When Do I Delegate And When Not?
This is fairly simple in principle but not necessarily simple in practice. Answering the question starts with understanding exactly what is being delegated and what it means to delegate. We do not delegate our accountability for outcomes. Whether the outcomes are successful continues to be our obligation even if we do delegate the job to someone else. We continue to be responsible for how the job is done and the results despite having delegated the assignment. We have merely gotten someone to help us do what we are committed to doing. We should delegate, then, only when we either cannot do the job by ourselves or do not want to do it alone.
Delegation goes a little farther, though. Instead of just getting someone to help us, we ask them to do the job for us, on our behalf. They do the job as if we had done it ourselves. We do not do the job, supervise their doing it, or interfere in their work. We delegate the job and then back away and let them do what they have agreed to do. They are not an extension of us, they are a substitute for us.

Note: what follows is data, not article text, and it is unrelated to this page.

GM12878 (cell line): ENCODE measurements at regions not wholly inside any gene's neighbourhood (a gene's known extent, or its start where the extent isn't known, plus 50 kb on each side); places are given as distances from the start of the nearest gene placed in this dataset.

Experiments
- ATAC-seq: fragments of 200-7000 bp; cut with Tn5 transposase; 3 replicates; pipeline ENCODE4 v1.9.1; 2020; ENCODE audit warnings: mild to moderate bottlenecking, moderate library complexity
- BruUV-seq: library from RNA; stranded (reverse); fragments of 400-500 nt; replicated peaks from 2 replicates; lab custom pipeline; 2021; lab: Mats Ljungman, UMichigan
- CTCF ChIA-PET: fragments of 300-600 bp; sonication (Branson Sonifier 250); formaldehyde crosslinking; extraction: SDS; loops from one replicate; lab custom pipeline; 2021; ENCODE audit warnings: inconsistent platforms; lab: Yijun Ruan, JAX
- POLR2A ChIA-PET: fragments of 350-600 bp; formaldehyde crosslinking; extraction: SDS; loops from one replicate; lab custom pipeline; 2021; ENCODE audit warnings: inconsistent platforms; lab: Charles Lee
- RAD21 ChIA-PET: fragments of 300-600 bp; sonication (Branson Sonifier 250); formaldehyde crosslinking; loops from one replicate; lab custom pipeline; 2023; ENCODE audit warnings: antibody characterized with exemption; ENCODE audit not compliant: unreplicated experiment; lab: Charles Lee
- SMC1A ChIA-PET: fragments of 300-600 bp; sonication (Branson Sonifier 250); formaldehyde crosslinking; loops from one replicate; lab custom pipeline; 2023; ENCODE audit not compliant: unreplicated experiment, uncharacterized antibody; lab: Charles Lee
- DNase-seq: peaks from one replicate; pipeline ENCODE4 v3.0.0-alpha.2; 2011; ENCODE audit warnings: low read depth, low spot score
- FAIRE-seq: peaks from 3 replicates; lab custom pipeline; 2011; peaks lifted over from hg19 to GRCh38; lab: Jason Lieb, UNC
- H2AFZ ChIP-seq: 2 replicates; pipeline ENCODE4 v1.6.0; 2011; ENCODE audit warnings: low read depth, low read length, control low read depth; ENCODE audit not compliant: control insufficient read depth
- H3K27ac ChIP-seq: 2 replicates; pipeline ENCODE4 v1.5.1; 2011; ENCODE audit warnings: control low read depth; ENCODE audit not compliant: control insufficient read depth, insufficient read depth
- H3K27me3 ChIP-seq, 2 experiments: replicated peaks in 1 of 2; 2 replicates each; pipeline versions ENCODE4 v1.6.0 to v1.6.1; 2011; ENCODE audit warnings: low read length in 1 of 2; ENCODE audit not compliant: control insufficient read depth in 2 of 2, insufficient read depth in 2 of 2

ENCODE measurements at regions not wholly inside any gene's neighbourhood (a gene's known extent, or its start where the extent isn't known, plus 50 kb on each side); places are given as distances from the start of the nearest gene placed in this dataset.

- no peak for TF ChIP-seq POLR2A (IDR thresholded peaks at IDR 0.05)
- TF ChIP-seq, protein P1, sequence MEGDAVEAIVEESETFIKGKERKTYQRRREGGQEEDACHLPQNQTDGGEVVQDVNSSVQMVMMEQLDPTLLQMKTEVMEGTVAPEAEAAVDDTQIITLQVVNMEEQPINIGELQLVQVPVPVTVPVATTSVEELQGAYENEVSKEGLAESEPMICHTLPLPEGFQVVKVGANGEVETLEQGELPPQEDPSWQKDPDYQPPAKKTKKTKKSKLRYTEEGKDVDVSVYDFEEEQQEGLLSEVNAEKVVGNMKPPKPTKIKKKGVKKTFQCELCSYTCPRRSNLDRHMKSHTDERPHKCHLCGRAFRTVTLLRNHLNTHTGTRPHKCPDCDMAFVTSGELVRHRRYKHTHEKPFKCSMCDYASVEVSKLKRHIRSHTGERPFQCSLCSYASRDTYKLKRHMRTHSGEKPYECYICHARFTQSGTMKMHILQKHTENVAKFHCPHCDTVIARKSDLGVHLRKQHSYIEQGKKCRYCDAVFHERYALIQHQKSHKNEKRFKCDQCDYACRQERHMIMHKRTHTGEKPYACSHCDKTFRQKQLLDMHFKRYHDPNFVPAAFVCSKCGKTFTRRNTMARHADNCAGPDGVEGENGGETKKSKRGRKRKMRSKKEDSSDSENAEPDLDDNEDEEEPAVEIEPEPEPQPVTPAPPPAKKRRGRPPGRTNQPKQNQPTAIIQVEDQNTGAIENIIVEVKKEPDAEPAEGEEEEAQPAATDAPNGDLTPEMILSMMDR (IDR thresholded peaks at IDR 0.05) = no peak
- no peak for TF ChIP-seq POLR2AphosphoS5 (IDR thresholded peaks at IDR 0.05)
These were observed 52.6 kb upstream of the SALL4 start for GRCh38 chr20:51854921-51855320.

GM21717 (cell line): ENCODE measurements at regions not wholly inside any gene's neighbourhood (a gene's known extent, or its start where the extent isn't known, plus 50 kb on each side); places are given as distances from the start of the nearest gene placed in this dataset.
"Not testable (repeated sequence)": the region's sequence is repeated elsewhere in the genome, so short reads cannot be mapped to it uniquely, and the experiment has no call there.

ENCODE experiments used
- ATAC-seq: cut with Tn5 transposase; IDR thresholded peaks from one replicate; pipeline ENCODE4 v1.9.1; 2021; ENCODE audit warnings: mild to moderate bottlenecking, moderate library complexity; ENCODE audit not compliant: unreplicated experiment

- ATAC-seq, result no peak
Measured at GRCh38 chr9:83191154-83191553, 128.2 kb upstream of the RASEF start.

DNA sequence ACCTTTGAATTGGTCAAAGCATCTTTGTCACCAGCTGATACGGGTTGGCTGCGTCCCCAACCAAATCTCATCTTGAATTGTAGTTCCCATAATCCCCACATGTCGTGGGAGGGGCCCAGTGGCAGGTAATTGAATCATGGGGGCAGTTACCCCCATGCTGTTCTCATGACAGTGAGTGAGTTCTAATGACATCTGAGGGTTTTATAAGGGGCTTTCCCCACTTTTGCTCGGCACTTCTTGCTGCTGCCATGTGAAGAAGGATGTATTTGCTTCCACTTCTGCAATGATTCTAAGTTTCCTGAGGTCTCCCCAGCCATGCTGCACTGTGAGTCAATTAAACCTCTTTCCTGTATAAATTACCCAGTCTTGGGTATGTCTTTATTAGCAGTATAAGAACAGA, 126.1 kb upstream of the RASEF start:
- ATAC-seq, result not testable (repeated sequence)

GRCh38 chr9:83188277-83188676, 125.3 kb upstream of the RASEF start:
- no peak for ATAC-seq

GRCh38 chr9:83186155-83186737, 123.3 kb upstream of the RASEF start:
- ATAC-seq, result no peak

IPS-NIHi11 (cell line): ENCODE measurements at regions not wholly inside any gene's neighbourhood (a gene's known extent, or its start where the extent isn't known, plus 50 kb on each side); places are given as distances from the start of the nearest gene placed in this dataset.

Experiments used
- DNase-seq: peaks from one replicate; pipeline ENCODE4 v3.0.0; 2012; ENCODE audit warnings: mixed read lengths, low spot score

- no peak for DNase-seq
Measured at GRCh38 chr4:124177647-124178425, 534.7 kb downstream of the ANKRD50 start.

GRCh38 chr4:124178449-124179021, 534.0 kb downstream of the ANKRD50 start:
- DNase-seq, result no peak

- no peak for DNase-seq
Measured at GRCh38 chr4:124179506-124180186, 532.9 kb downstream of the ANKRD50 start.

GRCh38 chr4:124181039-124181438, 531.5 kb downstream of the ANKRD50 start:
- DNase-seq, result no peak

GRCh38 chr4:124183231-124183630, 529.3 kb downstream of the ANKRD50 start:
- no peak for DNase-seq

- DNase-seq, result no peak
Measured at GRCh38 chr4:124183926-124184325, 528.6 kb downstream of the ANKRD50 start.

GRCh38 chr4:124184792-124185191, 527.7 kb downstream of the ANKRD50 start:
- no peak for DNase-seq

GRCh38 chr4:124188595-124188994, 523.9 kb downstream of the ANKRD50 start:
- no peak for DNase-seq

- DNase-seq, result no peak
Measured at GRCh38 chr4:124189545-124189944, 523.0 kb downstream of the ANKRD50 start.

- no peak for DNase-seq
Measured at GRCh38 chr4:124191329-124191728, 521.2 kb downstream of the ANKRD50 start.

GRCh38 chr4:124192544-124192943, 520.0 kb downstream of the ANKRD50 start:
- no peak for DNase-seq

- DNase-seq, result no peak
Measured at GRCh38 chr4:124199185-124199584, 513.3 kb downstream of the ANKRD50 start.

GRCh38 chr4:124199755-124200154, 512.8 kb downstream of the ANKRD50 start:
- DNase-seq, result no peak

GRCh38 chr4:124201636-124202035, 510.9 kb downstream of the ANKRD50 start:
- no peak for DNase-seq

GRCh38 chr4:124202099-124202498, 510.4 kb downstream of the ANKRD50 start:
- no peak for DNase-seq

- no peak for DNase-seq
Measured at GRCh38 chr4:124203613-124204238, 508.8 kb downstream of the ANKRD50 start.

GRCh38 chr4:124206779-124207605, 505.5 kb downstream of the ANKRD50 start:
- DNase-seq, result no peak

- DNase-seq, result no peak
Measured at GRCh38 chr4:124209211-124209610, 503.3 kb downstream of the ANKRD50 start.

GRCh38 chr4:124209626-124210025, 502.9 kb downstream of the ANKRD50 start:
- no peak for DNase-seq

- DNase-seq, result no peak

The conclusion is thus to only delegate jobs when we are prepared to turn the job over to someone else and then wait on the results. The corollary is only delegating jobs to people who we trust enough to be held accountable for whether or not they succeed and in whom we have enough confidents to step back and wait.
Of course, we delegate enough authority to get the job done and assure sufficient resources are available or accessible to do what needs done. This means the job does not require authority only we or people above us have. The person to whom we have delegated the job does not need any further approval or authorization from us or anyone else. They have the authority and resources they need to succeed.
The next conclusion is we only delegate when the job does not require our level of authority to be done or our level of access to resources. The person doing the job does not have to come back to us for approval. If he (or she) does, we have not actually delegated the job.
There are a variety of arrangements among co–workers we use to further the interests of our agencies and our clients. Delegation is only one of those arrangements. However, when we do delegate, we are saying, “Get the job done and let me know when it is finished.” As we see, delegation is not a cooperative activity. Rather, it is more a matter of having enough trust and confidence in someone else to let him stand in for us and our willingness to be personally held accountable for the outcome he does or does not achieve.